Dry eye syndrome is a condition that is characterized by a chronic lack of sufficient lubrication and moisture on the surface of the eye and can be especially prominent during dry, winter months. Dry eye is common; with signs and symptoms that can include persistent dryness & scratchiness, a burning sensation on your eye(s), “foreign body sensation” or the feeling that something is in your eye(s), blurry vision and, surprisingly, overstimulated tear glands.
Since dry eye syndrome is so common, anyone can get it. If you are experiencing dry eye, it could be for a number of reasons such as your glands don’t make enough tears to keep your eyes wet, your tears dry up too fast, or your tears just don’t work well to keep your eyes wet. You could also be experiencing dry eye syndrome due to other risk factors.
These risk factors include: computer use, we tend to blink our eyes less fully and frequently during screen times which lead to greater tear evaporation; contact lens wear, dry eye discomfort is a primary reason why people discontinue contact lens wear; aging, dry eye is common at any age, but becomes increasingly more common later in life, especially after age 50; menopause, post-menopausal women are at greater risk for dry eye than men of the same age; indoor environment, air conditioning, ceiling fans, etc. can all decrease indoor humidity and/or hasten tear evaporation; outdoor environment, arid, dry, or windy climates and conditions can increase risk of dry eye; frequent flying, air in the cabins of planes is extremely dry and can lead to dry eye problems; smoking; health conditions, certain systemic diseases such as diabetes, lupus, rheumatoid arthritis, thyroid associated diseases, and Sjorgen’s syndrome contribute to dry eye problems; medications, both prescription and non-prescription medicines can increase the risk of dry eye; and eye lid problems, lagophthalmos, or incomplete closure of eyelids while blinking or sleeping, can cause severe dry eyes.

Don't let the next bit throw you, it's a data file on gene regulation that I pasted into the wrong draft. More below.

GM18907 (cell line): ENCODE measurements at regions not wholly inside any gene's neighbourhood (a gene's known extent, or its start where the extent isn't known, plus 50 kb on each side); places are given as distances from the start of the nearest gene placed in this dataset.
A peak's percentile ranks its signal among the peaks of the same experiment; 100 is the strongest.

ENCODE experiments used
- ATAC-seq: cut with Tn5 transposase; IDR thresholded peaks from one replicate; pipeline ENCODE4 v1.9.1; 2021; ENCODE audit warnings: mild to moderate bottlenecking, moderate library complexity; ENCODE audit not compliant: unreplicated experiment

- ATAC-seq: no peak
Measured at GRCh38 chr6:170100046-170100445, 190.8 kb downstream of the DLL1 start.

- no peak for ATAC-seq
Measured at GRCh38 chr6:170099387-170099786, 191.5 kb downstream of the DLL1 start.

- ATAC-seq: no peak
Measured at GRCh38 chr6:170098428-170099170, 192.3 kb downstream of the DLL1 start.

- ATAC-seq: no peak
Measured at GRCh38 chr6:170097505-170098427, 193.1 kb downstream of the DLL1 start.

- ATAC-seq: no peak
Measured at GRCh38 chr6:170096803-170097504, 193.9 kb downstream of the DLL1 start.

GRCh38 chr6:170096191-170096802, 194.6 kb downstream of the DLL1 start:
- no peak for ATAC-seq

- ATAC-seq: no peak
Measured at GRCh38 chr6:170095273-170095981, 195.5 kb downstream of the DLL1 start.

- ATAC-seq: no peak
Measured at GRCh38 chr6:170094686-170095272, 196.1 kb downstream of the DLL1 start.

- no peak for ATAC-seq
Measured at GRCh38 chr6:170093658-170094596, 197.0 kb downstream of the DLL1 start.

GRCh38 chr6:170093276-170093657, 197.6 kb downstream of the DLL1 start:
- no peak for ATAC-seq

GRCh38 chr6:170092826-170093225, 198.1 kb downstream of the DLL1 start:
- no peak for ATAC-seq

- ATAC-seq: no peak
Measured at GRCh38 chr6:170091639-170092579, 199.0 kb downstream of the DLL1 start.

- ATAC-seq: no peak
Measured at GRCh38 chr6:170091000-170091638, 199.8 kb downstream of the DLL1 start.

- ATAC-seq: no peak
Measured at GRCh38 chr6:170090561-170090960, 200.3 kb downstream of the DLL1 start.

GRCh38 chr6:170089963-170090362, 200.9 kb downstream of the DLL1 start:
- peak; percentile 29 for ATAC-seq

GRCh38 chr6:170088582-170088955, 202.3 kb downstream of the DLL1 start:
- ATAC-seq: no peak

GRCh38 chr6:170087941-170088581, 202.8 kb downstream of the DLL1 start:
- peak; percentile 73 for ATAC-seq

Since dry eye is an ongoing condition, treatments may be unable to cure it. Despite this, the symptoms of dry eye can usually be successfully managed. Your eye care professional may recommend artificial tears that can alleviate the dry, scratchy feeling and foreign body sensation of dry eye. Be aware that artificial tears cannot be used during contact lens wear so you may need to remove your lenses before using the drops. Be sure to check the label and talk with your doctor about specific eye drop instructions.
If your dry eye is more serious, your eye doctor may give you a prescription for eye drops that can help your eyes make more tears. Your doctor may also suggest taking a different medicine if a medicine you take for another health condition is causing the dry eye. If something in your life or environment is causing your dry eye, or making it worse, your eye care professional may suggest some lifestyle changes to help protect your eyes. These lifestyle changes could include: quitting smoking, avoiding wind and air conditioning, using a humidifier at home to keep the air from getting too dry, limiting screen time and taking frequent breaks, wearing wraparound sunglasses when outside, drinking 8 to 10 glasses of water per day, and getting about 7 to 8 hours of sleep a night.
If you are suffering from dry eye, you are not alone. In fact, it is estimated that over 3 million dry eye cases are reported each year. Talk to your eye doctor about your dry eye and ask about some treatment options at your next eye appointment!